Union Station's Digital Signage Stimulation Aberration

"Content is king" is an overused, but nonetheless valid, expression in the digital signage industry. A signage network can employ 4K, 3D, virtual reality, and who knows what else to attract the attention of the target audience. But after the thrill wears off, the screens better show something relevant or the network will be reduced to cutting edge wallpaper.

There's a large digital signage kiosk in the middle of the main hall of Washington's Union Station. It's at least six feet tall by three feet wide. You can't miss it. Except that many people do.

As you probably know by now, that screen was the scene of what must be the most eye-catching content ever shown at Union Station. According to the Washington Post, the digital directory ran video from an adult content site that was not safe for work, not safe for a commute, and probably not safe for the poor schmuck who controls content for the network.

Not surprisingly, someone captured video of the scene with a smartphone. Gizmodo.com has a clip of it on its website. After getting past the "Now there's something you don't see every day" and "How the hell did that happen?" aspects of the incident, I was struck by the number of people who walked right past the screen and never even noticed it.

How did they possibly miss it? I mean, it was 18 square feet of unadulterated … adultness.

Here's how they may have missed it. It was just wallpaper. How were they to know that the wallpaper had transformed, ever so briefly, into an Amsterdam Red Light window?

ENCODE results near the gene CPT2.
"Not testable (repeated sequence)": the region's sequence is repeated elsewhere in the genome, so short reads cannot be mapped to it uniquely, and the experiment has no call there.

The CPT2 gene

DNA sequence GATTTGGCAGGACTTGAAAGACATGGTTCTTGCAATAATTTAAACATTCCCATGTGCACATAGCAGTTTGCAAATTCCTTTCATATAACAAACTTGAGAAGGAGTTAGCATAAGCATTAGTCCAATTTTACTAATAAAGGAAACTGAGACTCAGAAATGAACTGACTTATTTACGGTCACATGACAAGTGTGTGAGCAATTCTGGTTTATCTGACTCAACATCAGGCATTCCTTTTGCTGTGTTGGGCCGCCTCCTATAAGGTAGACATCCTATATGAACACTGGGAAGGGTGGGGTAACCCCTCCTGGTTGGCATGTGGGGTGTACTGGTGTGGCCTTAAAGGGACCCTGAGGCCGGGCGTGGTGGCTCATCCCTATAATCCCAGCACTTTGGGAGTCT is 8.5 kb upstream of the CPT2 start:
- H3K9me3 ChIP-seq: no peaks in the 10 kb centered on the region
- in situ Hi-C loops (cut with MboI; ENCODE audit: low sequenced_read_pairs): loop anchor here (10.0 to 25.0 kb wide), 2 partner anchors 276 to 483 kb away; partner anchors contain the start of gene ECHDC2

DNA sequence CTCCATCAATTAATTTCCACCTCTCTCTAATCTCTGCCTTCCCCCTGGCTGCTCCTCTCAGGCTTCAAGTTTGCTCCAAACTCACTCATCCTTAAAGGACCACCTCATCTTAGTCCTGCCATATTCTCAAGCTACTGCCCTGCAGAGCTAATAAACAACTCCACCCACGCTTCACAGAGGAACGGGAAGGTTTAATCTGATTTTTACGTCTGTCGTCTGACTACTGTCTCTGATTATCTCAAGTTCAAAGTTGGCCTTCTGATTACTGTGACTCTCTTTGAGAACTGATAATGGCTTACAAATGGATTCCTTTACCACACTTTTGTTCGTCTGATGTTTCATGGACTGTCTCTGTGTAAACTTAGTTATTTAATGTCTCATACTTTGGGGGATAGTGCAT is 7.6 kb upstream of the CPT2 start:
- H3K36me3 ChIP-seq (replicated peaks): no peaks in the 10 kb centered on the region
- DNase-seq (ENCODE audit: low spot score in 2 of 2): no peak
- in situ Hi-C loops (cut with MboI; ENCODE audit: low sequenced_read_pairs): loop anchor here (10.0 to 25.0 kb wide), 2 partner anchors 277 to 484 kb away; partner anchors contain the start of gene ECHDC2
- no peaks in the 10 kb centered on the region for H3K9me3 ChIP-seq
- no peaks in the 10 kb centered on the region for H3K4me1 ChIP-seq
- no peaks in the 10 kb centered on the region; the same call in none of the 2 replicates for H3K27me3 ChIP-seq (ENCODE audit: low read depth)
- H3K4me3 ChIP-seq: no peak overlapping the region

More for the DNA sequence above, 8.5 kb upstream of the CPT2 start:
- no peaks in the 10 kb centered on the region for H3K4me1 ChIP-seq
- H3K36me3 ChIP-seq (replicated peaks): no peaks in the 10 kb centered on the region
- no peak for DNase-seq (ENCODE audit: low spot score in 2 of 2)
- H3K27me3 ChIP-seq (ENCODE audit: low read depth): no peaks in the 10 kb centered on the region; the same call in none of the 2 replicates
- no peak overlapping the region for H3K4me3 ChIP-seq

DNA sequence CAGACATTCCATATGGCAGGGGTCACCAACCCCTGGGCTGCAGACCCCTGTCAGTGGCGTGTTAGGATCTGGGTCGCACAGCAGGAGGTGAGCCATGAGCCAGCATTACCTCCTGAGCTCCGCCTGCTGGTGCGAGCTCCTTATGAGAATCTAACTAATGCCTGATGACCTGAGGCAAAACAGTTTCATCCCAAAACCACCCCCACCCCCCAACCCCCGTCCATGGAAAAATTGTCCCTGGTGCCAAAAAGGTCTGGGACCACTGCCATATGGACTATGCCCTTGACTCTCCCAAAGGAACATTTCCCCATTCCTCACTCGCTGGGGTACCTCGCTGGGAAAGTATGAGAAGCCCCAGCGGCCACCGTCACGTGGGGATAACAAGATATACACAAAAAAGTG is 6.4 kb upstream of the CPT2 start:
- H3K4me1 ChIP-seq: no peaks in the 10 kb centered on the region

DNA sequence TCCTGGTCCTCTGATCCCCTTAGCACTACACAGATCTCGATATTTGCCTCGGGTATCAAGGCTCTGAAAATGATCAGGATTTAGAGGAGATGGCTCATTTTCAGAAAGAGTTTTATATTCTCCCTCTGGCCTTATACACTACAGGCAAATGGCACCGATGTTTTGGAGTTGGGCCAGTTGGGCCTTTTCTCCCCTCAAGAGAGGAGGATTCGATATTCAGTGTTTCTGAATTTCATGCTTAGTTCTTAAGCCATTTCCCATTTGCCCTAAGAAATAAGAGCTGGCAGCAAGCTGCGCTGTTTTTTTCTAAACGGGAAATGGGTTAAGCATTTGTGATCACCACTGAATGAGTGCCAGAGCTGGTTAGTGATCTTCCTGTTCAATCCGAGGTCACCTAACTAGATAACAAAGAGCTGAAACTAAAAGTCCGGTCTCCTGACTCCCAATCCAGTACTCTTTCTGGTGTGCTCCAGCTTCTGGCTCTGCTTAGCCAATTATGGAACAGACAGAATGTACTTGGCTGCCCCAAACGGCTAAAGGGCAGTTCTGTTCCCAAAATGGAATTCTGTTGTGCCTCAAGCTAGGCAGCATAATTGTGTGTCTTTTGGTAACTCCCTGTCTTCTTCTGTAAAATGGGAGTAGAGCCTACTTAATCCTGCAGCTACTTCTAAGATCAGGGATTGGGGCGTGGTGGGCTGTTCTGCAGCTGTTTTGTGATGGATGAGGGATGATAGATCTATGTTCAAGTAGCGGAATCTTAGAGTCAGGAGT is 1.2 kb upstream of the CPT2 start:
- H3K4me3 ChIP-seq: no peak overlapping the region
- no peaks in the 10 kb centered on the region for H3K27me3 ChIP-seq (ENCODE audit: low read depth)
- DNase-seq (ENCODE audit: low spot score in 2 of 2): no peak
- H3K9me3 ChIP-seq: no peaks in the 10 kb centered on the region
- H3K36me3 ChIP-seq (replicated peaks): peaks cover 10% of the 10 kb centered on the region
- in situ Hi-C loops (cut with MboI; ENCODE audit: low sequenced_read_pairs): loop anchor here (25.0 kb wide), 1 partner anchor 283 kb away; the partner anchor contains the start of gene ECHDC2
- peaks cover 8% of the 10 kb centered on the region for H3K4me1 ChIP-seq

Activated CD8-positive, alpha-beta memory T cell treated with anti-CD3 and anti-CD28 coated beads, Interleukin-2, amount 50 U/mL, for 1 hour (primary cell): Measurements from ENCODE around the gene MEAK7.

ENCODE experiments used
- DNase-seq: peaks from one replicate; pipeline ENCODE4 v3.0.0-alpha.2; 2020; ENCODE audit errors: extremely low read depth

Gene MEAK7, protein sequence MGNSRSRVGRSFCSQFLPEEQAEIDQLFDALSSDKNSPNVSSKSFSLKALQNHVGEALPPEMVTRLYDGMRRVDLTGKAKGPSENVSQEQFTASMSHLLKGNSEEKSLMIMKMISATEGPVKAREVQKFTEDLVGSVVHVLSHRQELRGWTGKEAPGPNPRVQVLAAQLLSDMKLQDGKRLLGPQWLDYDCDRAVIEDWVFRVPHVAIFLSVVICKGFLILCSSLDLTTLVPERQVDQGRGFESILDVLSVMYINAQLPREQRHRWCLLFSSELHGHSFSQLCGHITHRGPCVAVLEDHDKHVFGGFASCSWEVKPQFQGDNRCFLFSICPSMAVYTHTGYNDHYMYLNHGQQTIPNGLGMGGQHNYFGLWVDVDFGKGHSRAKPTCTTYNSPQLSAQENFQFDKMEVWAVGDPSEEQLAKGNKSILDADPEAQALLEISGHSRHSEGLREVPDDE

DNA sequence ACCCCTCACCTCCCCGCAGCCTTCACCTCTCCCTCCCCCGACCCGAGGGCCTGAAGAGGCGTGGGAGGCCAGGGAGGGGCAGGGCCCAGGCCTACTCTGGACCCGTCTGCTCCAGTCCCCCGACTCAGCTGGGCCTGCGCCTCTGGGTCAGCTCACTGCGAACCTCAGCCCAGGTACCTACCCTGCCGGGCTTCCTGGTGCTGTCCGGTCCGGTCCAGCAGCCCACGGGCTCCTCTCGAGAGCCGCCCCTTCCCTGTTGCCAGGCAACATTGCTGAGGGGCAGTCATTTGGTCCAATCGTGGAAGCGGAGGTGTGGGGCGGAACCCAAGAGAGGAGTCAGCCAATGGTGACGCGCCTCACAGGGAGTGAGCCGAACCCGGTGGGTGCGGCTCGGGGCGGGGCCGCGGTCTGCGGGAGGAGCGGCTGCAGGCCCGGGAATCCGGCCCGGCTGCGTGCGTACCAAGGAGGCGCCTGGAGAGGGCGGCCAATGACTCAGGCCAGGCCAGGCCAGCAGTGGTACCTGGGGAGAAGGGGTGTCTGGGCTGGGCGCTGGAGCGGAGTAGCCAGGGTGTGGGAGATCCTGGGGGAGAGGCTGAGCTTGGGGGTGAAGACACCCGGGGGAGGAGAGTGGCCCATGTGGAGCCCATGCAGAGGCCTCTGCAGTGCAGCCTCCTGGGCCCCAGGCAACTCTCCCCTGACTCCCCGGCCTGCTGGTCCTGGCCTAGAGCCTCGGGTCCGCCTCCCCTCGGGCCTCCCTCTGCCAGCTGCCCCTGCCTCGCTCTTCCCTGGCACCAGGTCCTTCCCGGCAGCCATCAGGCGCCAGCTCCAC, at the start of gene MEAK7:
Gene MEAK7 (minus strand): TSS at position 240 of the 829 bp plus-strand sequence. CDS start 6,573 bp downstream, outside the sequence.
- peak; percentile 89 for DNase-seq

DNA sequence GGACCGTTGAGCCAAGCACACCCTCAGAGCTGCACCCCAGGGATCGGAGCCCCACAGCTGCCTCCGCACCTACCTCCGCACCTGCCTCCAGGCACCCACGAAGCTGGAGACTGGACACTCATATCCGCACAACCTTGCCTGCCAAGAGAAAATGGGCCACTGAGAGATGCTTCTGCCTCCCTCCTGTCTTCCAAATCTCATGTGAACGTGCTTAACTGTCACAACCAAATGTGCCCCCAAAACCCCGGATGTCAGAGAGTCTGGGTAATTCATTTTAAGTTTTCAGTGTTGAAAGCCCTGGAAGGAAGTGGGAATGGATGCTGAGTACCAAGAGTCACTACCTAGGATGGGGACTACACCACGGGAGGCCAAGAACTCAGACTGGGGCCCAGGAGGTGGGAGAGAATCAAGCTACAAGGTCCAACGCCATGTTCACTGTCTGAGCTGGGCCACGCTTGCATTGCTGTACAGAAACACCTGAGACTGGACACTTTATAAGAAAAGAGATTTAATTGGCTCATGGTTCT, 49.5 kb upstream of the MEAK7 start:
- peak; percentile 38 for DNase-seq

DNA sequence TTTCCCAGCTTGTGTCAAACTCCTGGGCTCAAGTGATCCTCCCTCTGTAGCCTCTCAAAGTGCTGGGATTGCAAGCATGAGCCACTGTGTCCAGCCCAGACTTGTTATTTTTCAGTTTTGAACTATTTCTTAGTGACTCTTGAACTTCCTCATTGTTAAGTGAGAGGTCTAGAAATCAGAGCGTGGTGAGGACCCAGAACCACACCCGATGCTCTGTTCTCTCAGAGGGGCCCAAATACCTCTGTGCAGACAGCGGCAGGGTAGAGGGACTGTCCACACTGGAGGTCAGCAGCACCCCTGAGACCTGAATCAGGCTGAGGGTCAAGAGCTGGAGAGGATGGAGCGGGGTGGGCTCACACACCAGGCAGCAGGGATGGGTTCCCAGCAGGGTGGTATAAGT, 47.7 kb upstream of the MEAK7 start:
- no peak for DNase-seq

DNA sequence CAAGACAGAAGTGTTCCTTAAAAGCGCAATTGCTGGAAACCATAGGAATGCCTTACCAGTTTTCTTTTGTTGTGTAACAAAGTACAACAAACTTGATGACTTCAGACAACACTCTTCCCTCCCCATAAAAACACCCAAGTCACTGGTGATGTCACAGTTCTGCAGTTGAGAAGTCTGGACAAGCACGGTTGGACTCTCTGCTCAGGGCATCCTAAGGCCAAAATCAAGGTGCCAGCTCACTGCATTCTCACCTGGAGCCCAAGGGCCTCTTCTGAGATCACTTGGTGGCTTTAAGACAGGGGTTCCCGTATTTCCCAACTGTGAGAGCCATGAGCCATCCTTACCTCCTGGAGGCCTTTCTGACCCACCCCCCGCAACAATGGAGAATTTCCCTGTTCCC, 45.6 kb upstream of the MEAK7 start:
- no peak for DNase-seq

The incident reminds me that while content is king, the king can't just show up every now and then. A digital signage network needs consistent relevant content.

The question then becomes, what is relevant content? There are other screens at Union Station with content that grabs the attention of nearly everyone. Here's what that attention-grabbing content does not have: motion video, 3D, 4K, virtual reality. Heck, it doesn't even have pictures. Just words. Words like "Acela Express, New York, On Time."

It's important to make content that meets the expectations of the target audience. If the digital signage screen shows advertising the content must be visually compelling. It must look like what the audience usually sees on television, on their computer or their smartphone. But if you're just trying to get from here to there you just need to know if the train is on time.

Relevant isn't always sexy, and sexy isn't always relevant.

Image via Pixabay

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As Vox Optima’s managing director for operations and all-around “Mr. Fix-it,” Gary Potterfield is always hip-deep in the company’s video production issues. Connect with Gary on TwitterFacebook, LinkedIn or go old school by shooting him an email.